Two years ago, Heidelberg’s Education Department and professors Dr. Stacey Pistorova and Dr. Lindsey Haubert created a blossoming partnership with one Tiffin City Schools teacher, Jennifer Gressman, who collaborated to offer a STEAM curriculum to her Krout Elementary School third-graders. Today, the partnership has grown to eight teachers, and the sky’s the limit.
Three of the partner teachers – Jennifer, Samantha Demmerley, ’16, and Leigh Alvarado – joined Stacey to present The Heidelberg STEAM Initiative as the keynote for the seventh annual Education Summit on Thursday. The initiative, supported by a Martha Holden Jennings grant, launched TEACH-n-STEAM, short for Teachers Engaging All Students in STEAM, collaboration.
“The stars are the teachers who implement STEAM in their classrooms,” said Stacey. Each of them shared stories and “a-ha moments” about the projects they implemented in their classrooms and how the STEAM curriculum has produced creative thinkers and problem solvers.
“If we want innovative students, we have to be innovative teachers. The question is, ‘How do we get there with the systems we have in place?’” Stacey said.
Jennifer spoke about incorporating STEAM bins in her classroom, filled with such items as blocks and Legos that allow students to work collaboratively and creatively to solve problems. “It changed everything,” she said. “Integrating STEAM into our curriculum, there was such a positive engagement with students who took control of their own learning. We’re creating problem solvers.”
Samantha guided her students through an egg drop challenge, during which they had to budget and purchase materials and find a way to keep their eggs from breaking while they were dropped on the playground. “They loved designing their projects,” she said. And they did very well. By the final challenge, 9 of 10 eggs made it safely to the ground without breaking.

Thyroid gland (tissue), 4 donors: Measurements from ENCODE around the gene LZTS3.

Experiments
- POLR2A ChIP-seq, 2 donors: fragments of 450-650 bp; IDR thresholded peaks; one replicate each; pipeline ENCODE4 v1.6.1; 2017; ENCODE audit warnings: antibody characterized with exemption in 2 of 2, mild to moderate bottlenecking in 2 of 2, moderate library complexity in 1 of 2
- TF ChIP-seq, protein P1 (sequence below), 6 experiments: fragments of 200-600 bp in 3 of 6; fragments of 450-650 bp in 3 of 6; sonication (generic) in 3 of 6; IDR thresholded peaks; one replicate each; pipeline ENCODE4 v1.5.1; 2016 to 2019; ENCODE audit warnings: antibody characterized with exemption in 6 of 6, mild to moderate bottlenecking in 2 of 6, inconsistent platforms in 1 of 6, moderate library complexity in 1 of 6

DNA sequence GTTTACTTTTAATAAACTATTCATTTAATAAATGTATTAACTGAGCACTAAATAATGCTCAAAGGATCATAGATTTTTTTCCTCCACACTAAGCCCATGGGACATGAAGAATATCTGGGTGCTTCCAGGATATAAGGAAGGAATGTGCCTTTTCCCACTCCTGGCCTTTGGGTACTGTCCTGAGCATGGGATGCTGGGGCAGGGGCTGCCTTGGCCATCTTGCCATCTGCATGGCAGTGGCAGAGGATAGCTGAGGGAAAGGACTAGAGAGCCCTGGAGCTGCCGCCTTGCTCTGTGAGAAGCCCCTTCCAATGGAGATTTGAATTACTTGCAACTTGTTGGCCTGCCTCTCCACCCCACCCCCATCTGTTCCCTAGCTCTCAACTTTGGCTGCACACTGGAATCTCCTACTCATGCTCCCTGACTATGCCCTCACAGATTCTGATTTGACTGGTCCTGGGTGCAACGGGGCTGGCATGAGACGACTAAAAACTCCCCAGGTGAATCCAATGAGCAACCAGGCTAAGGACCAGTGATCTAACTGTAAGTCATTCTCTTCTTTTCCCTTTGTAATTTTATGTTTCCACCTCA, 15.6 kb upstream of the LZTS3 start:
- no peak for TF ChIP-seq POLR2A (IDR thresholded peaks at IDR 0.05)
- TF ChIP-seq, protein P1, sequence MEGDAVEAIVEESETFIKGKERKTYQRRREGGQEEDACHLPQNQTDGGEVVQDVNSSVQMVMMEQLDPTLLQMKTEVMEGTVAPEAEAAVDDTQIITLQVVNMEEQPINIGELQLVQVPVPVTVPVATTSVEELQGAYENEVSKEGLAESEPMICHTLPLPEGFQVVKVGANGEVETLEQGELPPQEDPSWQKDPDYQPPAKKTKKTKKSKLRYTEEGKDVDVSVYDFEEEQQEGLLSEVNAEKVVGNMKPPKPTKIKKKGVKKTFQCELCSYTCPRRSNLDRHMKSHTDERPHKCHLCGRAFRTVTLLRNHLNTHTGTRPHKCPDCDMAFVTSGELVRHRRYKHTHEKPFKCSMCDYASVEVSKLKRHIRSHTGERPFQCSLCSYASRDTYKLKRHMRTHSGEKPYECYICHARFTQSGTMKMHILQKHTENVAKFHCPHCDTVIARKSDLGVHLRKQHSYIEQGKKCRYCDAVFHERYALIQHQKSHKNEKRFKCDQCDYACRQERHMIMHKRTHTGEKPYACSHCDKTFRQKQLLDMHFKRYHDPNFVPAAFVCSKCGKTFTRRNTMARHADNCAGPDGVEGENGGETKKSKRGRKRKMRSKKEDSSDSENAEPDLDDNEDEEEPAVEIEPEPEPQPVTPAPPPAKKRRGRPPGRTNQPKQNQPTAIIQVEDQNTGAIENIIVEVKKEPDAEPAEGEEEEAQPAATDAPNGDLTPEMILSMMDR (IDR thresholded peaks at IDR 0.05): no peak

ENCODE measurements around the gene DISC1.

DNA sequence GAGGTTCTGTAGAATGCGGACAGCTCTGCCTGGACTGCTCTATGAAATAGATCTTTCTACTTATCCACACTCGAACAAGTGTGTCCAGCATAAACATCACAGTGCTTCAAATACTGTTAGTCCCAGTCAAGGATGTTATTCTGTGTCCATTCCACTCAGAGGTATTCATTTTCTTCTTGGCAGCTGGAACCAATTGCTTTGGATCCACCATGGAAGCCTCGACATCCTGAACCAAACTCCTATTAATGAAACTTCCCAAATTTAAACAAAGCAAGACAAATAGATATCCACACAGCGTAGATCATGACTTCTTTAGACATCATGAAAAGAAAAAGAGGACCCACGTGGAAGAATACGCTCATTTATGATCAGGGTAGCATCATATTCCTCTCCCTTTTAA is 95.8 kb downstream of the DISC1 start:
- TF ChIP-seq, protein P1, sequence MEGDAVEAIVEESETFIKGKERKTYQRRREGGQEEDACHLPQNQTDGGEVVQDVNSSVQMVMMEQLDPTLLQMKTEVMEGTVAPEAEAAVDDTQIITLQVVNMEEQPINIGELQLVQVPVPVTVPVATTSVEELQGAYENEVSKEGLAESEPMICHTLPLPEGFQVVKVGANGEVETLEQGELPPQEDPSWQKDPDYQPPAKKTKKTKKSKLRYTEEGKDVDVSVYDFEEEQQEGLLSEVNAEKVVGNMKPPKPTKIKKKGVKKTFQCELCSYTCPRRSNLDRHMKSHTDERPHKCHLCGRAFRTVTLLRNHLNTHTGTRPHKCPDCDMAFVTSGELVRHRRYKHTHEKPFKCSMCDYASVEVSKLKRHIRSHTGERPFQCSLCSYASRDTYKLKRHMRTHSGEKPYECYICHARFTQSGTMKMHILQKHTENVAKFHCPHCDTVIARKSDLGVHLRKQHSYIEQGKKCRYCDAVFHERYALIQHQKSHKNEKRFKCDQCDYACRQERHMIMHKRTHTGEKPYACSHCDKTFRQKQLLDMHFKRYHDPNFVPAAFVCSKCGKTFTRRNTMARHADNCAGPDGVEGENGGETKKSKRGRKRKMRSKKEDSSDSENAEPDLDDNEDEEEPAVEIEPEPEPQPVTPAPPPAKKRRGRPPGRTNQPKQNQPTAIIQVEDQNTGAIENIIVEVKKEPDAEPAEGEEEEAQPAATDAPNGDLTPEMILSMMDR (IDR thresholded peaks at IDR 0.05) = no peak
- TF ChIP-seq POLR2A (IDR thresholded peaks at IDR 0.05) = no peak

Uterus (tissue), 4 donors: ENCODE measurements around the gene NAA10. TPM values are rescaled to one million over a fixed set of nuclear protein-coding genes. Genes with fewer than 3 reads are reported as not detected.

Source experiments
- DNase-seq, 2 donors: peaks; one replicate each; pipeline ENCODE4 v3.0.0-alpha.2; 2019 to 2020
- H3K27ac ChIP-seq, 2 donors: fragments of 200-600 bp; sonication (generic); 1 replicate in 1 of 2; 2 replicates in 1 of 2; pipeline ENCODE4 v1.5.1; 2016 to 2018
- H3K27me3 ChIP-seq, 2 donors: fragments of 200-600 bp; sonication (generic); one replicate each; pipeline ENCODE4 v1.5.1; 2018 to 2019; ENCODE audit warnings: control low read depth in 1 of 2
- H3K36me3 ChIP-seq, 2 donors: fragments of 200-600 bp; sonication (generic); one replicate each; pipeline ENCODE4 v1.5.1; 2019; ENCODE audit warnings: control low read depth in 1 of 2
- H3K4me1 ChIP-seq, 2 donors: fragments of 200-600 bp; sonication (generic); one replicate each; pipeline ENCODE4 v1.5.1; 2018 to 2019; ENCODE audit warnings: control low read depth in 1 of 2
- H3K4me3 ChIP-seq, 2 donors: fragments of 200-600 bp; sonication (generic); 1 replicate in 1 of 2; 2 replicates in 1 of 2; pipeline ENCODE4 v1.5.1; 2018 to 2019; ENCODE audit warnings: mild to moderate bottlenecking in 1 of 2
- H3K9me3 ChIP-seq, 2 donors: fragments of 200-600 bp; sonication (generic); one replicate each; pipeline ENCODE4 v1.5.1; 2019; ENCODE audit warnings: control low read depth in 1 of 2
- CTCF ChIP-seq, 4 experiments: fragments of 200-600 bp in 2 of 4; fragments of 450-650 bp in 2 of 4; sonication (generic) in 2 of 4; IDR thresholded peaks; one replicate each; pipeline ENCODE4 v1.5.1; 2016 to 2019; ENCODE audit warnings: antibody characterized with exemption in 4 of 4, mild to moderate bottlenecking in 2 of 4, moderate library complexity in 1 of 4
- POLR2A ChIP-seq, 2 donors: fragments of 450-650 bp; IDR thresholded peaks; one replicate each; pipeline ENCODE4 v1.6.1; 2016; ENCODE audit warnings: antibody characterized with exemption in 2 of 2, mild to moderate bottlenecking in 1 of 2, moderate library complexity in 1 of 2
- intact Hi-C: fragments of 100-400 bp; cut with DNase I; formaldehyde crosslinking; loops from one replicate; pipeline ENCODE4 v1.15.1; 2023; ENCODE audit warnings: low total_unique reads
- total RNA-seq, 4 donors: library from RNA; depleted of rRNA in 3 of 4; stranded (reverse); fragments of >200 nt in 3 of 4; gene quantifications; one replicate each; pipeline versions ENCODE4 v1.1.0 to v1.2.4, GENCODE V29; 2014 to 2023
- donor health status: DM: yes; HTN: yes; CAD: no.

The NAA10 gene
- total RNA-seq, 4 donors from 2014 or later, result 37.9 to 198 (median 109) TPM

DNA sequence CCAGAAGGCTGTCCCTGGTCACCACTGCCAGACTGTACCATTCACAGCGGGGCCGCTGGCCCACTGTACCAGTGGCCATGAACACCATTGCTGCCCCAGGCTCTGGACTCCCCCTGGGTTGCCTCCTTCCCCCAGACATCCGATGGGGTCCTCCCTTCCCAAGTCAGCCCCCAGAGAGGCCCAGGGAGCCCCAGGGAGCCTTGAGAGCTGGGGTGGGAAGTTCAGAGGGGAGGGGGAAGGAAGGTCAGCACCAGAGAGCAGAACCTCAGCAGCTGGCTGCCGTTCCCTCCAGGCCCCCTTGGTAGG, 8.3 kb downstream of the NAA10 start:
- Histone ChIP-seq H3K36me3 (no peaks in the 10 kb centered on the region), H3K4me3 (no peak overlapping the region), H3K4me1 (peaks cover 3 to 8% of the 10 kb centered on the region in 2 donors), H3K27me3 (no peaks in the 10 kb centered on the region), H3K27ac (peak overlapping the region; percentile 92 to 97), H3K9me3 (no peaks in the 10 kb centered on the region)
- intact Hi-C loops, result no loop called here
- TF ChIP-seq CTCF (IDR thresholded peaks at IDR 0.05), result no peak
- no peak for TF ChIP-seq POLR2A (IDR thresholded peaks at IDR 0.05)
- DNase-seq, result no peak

The beauty of STEAM content, the teachers agreed, is that the teachers can promote creativity and collaboration in the classroom while connecting with standards.
The ‘art’ in STEAM
For the second half of the opening presentation, assistant professor of theatre Stephen Svoboda and adjunct theatre instructor David Cotter shared the results of a project they established in inner-city Syracuse, New York, that focused on “what STEAM can be if you look at the arts differently.”
Through the Redhouse Arts Center, where Stephen was executive artistic director and David was the director of education, they developed an arts program that changed the perception of thousands of students, parents, teachers and peers.
The art in STEAM “is not a noodle necklace. It is not a drawing. It is so much more,” Stephen said.
Through accessibility, activation and altering perceptions, Stephen and David’s arts curriculum through Redhouse inspired learning through creativity and incorporated STEAM concepts at the same time.
Teachers taught literacy through Morse code, which was then applied to drumming. They taught choreography through graphing and history by having students create infomercials. There were many other examples, including staging performances regularly, making the kids superstars for a day and giving them a source of pride in their learning.
The arts classes produced a series of unexpected but welcome benefits: They changed student behavior, teachers’ perception of teaching and the community, especially parents, got more engaged with the school district.
Initially, the program touched 1,500 students, pre-K to sixth grade at six schools every day with high-quality core content integrated with artistic skills and community building, said David. “The schools became the center of change … It transformed their perception of school, their parents’ perception of school and gave them a way to succeed.”
Three years after Stephen and David departed, the program is still going strong, now serving about 4,500 students through eighth grade.
The Education Summit continues today with ‘Berg pre-service and in-service teachers participating in a series of breakout sessions with the keynote presenters and classroom teachers, a panel discussion and the Kappa Delta Pi (education honorary) initiation of Heidelberg’s Alpha Psi Chapter.